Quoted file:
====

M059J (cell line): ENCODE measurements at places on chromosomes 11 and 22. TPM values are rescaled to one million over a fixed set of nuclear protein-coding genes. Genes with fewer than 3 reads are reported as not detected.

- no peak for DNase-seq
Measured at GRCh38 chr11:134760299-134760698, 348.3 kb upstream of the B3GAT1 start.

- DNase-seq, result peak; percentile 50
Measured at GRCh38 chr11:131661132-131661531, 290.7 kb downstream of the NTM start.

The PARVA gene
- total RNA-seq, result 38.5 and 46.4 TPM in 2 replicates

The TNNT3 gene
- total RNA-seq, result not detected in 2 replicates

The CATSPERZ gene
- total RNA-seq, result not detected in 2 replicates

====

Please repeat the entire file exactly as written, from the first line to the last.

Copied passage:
M059J (cell line): ENCODE measurements at places on chromosomes 11 and 22. TPM values are rescaled to one million over a fixed set of nuclear protein-coding genes. Genes with fewer than 3 reads are reported as not detected.

- no peak for DNase-seq
Measured at GRCh38 chr11:134760299-134760698, 348.3 kb upstream of the B3GAT1 start.

- DNase-seq, result peak; percentile 50
Measured at GRCh38 chr11:131661132-131661531, 290.7 kb downstream of the NTM start.

The PARVA gene
- total RNA-seq, result 38.5 and 46.4 TPM in 2 replicates

The TNNT3 gene
- total RNA-seq, result not detected in 2 replicates

The CATSPERZ gene
- total RNA-seq, result not detected in 2 replicates